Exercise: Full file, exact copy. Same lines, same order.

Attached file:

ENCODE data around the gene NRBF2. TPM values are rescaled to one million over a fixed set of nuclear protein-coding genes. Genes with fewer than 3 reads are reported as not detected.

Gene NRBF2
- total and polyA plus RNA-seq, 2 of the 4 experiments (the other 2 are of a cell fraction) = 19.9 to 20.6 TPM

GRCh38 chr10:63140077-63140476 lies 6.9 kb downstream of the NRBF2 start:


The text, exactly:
ENCODE data around the gene NRBF2. TPM values are rescaled to one million over a fixed set of nuclear protein-coding genes. Genes with fewer than 3 reads are reported as not detected.

Gene NRBF2
- total and polyA plus RNA-seq, 2 of the 4 experiments (the other 2 are of a cell fraction) = 19.9 to 20.6 TPM

GRCh38 chr10:63140077-63140476 lies 6.9 kb downstream of the NRBF2 start: